This Library of America volume offers what no reader has ever been able to find—an authoritative edition of all the tales and sketches of Nathaniel Hawthorne in a single comprehensive volume. Everything is included from his three books of stories, Twice-told Tales (1837, revised 1851), Mosses from an Old Manse (1846, 1854), and The Snow-Image, and Other Twice-told Tales (1851), and from his two books of stories for children based on classical myths, A Wonder Book for Girls and Boys (1852) and Tanglewood Tales (1853)—along with sixteen stories not found in any of these volumes.
The stories are arranged, as they never have been in any other edition, in the order of their periodical publication. Readers of Hawthorne will thereby get a unique sense of how he became one of the most powerful and experimental writers of American fiction.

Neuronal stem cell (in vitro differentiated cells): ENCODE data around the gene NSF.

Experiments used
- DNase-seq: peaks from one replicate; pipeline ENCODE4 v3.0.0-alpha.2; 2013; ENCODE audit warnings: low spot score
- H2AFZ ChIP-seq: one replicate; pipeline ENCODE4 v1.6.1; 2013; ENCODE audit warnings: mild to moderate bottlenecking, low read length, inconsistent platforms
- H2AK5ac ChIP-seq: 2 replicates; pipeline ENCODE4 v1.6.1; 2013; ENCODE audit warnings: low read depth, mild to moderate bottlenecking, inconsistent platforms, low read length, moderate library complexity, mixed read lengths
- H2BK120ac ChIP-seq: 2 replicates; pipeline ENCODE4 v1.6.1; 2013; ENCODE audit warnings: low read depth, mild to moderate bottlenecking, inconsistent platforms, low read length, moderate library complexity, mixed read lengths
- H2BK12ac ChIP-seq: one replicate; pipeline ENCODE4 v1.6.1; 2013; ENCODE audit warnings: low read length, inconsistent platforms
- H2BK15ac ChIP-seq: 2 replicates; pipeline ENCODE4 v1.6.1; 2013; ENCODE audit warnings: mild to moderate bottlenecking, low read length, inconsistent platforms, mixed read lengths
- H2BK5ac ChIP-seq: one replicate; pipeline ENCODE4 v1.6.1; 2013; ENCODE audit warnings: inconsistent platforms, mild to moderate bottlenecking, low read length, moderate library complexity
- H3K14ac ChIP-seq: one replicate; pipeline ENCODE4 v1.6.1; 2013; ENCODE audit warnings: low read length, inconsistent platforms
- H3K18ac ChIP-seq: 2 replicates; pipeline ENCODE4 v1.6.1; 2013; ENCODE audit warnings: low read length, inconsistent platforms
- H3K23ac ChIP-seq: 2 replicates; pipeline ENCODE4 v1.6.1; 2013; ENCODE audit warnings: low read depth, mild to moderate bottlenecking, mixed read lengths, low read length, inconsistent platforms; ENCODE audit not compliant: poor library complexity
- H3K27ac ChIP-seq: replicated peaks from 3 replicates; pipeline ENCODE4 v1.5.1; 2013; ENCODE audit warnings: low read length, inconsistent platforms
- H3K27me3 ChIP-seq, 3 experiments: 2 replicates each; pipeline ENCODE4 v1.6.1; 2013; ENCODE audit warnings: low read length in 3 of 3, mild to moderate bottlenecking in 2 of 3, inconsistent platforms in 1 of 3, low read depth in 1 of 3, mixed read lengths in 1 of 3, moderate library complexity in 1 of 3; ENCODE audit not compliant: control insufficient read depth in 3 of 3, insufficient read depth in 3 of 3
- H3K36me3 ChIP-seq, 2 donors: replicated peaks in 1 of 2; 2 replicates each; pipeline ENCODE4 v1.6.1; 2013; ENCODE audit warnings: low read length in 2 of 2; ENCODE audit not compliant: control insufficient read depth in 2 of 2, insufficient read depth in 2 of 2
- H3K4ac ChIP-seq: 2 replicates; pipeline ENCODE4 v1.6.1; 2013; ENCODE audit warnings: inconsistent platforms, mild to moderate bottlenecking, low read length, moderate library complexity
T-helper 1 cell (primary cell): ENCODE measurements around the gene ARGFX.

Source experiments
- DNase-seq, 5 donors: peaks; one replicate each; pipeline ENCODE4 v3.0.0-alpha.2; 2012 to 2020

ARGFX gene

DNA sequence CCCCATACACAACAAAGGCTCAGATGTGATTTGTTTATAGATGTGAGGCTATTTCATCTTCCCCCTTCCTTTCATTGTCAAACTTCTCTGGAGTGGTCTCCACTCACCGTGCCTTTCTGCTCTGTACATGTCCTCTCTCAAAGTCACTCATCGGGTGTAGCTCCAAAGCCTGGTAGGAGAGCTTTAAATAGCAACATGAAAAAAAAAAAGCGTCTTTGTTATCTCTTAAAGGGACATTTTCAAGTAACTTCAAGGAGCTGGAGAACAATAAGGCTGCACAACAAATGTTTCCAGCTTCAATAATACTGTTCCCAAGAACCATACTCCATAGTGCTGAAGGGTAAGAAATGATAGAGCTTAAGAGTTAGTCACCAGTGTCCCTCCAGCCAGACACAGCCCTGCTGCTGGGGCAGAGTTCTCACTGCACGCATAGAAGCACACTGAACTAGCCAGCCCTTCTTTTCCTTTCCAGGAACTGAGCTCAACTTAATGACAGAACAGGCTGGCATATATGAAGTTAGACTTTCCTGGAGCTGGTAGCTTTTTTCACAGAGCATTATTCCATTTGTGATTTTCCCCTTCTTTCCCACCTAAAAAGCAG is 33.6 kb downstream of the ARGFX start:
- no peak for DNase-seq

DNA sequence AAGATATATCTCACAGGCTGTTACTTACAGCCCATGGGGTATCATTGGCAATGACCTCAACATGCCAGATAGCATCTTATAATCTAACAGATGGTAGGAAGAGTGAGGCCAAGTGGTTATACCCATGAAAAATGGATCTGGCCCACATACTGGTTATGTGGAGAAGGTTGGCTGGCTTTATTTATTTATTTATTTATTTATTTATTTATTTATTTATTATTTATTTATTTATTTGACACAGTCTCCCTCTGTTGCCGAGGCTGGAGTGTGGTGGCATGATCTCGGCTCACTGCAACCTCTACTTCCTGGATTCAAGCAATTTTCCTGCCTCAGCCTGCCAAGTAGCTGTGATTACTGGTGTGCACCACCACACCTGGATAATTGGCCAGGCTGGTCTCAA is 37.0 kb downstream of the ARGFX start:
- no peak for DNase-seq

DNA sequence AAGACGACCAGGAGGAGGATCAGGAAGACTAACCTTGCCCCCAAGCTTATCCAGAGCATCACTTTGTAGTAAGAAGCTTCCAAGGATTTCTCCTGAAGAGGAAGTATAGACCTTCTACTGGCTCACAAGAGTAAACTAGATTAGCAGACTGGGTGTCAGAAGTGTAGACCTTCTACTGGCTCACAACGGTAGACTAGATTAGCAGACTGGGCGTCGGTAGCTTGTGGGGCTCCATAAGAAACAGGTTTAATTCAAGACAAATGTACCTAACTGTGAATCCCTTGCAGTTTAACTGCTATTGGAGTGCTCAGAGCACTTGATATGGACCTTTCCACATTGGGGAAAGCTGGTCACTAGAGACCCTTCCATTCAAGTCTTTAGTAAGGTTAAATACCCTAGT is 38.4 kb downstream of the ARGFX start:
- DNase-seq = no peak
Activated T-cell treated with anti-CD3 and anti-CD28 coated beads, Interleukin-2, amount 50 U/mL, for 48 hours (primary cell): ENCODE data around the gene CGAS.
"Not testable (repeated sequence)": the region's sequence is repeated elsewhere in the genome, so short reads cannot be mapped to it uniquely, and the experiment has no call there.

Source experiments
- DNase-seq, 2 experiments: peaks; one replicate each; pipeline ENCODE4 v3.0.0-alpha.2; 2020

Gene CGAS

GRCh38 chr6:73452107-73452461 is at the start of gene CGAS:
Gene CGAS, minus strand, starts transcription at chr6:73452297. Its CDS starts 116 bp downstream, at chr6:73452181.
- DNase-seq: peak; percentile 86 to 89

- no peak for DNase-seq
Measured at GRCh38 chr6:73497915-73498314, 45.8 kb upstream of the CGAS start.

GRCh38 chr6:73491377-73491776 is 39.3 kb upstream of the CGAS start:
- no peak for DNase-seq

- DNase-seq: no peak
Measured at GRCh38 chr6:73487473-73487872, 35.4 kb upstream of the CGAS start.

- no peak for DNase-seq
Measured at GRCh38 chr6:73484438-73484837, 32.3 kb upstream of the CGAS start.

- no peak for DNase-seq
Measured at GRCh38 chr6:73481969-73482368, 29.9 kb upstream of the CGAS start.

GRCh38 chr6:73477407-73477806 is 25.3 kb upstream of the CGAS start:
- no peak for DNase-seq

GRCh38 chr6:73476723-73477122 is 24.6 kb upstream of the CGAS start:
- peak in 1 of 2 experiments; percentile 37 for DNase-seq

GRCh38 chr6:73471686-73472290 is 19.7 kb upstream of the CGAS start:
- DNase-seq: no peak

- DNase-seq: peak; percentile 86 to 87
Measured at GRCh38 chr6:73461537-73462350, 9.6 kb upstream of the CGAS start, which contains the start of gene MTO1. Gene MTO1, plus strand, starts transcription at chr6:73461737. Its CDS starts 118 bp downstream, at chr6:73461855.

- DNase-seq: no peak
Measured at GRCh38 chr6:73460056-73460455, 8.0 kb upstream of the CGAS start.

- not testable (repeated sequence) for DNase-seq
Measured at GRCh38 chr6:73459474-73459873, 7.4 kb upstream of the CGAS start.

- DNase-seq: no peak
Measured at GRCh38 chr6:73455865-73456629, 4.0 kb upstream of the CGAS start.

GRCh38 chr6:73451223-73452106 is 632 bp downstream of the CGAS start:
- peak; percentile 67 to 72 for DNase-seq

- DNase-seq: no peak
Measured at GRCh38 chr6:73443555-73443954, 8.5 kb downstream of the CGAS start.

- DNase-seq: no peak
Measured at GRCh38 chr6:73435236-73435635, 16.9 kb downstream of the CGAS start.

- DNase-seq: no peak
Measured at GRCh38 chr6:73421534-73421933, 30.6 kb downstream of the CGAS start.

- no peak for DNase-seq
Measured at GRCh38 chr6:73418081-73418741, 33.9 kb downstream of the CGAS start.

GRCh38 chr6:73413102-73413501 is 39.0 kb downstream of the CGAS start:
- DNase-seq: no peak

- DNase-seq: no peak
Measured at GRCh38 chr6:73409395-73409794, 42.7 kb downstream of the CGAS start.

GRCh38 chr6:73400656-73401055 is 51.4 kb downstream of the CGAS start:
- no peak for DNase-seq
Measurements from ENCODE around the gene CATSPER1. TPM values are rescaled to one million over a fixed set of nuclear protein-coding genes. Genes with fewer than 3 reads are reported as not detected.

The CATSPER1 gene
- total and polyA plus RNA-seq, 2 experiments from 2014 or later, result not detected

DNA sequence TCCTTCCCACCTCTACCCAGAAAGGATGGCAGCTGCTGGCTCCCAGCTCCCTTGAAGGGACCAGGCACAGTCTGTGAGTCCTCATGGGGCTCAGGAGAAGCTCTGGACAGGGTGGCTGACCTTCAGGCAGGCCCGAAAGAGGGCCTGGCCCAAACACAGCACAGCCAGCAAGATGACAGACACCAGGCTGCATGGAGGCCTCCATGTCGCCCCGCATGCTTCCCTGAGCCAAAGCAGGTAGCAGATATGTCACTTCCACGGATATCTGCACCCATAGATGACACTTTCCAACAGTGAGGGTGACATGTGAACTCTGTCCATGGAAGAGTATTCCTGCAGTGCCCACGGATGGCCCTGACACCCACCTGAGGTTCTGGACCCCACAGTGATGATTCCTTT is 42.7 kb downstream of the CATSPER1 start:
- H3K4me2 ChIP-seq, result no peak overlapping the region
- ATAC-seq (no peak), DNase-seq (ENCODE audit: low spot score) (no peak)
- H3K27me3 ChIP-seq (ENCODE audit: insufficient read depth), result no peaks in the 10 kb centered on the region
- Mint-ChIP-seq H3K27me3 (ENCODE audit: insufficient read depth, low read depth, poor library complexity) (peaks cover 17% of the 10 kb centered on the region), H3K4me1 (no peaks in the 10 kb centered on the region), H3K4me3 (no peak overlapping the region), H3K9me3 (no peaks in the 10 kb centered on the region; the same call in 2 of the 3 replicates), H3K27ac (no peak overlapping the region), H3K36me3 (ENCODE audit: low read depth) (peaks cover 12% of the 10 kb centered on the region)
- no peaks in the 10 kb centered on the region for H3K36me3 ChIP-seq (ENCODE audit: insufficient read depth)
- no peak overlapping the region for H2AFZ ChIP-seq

Here are many familiar but always surprising works like “Young Goodman Brown,” “Wakefield,” “The Birth-mark,” “The Artist of the Beautiful,” “Rappaccini’s Daughter,” and “Ethan Brand.” And here, too, are many others that deserve to be better known, like:
• “Roger Malvin’s Burial,” a suspenseful story of guilt and parricide;
• “The May-Pole of Merry Mount,” where the chances for human love are perilously suspended between the silken license of the revelers and the iron rectitude of the Puritans;
• the masterly tale “My Kinsman, Major Molineux,” full of the pains and terrors of national and familial separations, the severing of the ties of blood and culture that united the colonies to England;
• and the exquisite little story “The Wives of the Dead,” about the ambiguities of love and loss, in which, as so often in Hawthorne, the reader at the end is left in a kind of awe at the multiple possibilities of meaning.
To read these stories is to understand anew why Hawthorne is a great artist and an astonishingly contemporary one.